Outside Leeds Playhouse is a neon sign from the city’s 2019 Light Night; a defiant “I GET KNOCKED DOWN BUT I GET UP AGAIN”. Ignore the fact that Chumbawumba are from Lancashire and you may get misty eyed. The Playhouse is reopening with Connecting Voices, a programme of short works made in collaboration with Opera North.
Everything about being back in a theatre under safety measures reminds you of just what the safety measures are needed for, but it’s during the final instalment, Orpheus in the Record Shop, that I finally feel my shoulders relax for an hour of escapism. Beatboxer and spoken word performer Testament has rooted the story firmly in Leeds culture (the rounded walls of the Corn Exchange, taxis driving along Call Lane) and his love for the city shines through a genuine if a little unpolished performance (and honestly, with the state of my hair who am I to complain about a lack of finesse). The narrative feels all the more accessible for not fixing rigidly to its point of inspiration, the original myth of Orpheus and Eurydice. Instead, it touches on the myth’s central tone (heartbreak and loss) but doesn’t isolate those audience members who aren’t as familiar with the starting point.
The same cannot be said for Reflections on La Voix Humaine (3 October), a simultaneously independent and companion piece to La Voix Humaine (2-4, 9-17 October). Matthew Eberhardt directs the three elements of the piece. At the centre is an actress (Amy J Payne), questioning her silent lover. To the side, sitarist Jasdeep Singh Degun and Keertan Kaur perform classical Indian pieces. In the rafters, we have French chamber music. The three are physically distanced, their own islands within the seating (the audience are sat on the stage). This distancing unfortunately permeates the piece. We are offered some translation of the non-English lyrics but only in part, and whilst these centre around universal themes of loneliness, infatuation and desperation, it’s hard to find that reflected in part across Payne’s monologue. Her Actress feels over-the-top, a vaunting presence rather than the cowed person implied in the script; she barks lines about spaniel-like devotion to her lover Emile, stripping away the meek tone of her dialogue.
Aptly standing as outlier is Krapp’s Last Tape (2-17 October), more a cut and dry production than the other two shows. Niall Buggy lives Krapp fully, both in his curmudgeonly older age and in the smug satisfied thirty-nine year-old iteration we hear on the tape. There’s not so much introspection as retrospection, with Krapp consistently doing all he can to belittle and distance from those younger versions of himself. There’s an argument to be made for the relevance of Beckett’s play in lockdown, and under Dominic Hill’s direction, Krapp’s dingy desk space reflects a fair few makeshift workspaces in spare rooms. Buggy shuffles in his decidedly minimal radius, in such a way that instantly highlights a restriction on mobility. Whether it’s escapism to have the man cough with the full force of phlegm is another thing. The space certainly reflects that dank quality of Krapp’s living space and past-time (at one point a leak from the ceiling begins and drips a steady metronome for the remainder of the piece).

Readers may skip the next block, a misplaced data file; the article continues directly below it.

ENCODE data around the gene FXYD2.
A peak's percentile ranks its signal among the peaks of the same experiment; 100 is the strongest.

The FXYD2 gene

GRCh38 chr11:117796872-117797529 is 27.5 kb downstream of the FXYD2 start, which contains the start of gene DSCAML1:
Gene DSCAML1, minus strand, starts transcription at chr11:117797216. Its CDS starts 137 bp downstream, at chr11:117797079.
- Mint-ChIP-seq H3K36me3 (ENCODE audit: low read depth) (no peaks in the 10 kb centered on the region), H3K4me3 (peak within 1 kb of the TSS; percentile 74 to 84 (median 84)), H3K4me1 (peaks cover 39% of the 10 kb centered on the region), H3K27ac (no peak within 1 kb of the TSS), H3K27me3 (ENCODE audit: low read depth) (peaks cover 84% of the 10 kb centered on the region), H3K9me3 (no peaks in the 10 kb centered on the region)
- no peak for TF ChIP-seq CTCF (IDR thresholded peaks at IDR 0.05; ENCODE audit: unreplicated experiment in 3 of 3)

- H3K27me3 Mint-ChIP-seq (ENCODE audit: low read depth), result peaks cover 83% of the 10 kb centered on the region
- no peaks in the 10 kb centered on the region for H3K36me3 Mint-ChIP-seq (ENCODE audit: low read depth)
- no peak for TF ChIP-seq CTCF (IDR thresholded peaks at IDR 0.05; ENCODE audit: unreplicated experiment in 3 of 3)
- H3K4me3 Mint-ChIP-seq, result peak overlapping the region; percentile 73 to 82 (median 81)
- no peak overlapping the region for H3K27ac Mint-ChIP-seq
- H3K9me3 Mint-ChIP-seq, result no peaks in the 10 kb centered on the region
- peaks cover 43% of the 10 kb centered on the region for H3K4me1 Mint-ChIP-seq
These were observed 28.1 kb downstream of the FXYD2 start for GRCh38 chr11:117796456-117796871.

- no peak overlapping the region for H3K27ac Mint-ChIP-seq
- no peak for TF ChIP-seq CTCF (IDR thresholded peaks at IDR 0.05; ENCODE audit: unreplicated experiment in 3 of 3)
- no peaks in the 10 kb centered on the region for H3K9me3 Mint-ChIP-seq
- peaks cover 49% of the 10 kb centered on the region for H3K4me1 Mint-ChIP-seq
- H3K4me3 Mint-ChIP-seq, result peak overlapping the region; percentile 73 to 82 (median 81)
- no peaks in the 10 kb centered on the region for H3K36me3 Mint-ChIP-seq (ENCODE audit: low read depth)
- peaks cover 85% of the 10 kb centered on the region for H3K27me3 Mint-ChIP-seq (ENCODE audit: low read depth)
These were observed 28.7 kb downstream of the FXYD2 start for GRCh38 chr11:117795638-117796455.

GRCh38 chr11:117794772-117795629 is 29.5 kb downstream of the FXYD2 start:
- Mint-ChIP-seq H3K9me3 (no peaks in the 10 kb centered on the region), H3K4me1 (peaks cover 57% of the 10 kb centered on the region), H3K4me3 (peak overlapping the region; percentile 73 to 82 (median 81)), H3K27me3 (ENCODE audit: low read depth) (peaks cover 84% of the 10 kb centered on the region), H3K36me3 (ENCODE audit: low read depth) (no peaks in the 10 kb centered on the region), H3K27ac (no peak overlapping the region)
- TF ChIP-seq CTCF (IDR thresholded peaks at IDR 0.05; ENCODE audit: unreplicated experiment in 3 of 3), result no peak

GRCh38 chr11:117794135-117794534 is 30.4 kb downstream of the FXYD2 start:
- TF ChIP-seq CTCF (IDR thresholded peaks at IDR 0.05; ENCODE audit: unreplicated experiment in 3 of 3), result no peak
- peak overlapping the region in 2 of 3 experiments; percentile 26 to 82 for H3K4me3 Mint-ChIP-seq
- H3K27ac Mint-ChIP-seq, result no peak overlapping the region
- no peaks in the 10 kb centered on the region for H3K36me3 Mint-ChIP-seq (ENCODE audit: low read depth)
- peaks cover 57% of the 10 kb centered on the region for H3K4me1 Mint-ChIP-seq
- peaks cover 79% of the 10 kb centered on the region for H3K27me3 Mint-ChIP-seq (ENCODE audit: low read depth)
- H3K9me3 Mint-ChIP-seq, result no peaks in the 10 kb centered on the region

It’s satisfying to see Orpheus last in this programme of performances, as this is the show which offers the most hope at its conclusion. There’s no complete sense of closure to any of the pieces, yet Testament fills the climax of his script with resolutions. They’re everyday goals (call Dad, be nice to the security guard) but they’re nonetheless uplifting, offering a fresh life for a man who’s been through hell.
It feels ironic that for a thematic programme focussed on Connecting Voices, Orpheus is the only one which successfully achieves this. There’s no connection with his outside world for Krapp, rather an outright rejection of his past self. Similarly, Reflections whilst admirable, fails to fully unite its three isolated performances. Orpheus feels like the best representation of how we should be thinking of the arts right now, with funding limited if at all: not hampered by its source material, and offering genuinely engaging new writing which reflects the wide range of artists currently in need of support.
Connecting Voices runs at Leeds Playhouse until 17 October. More info here.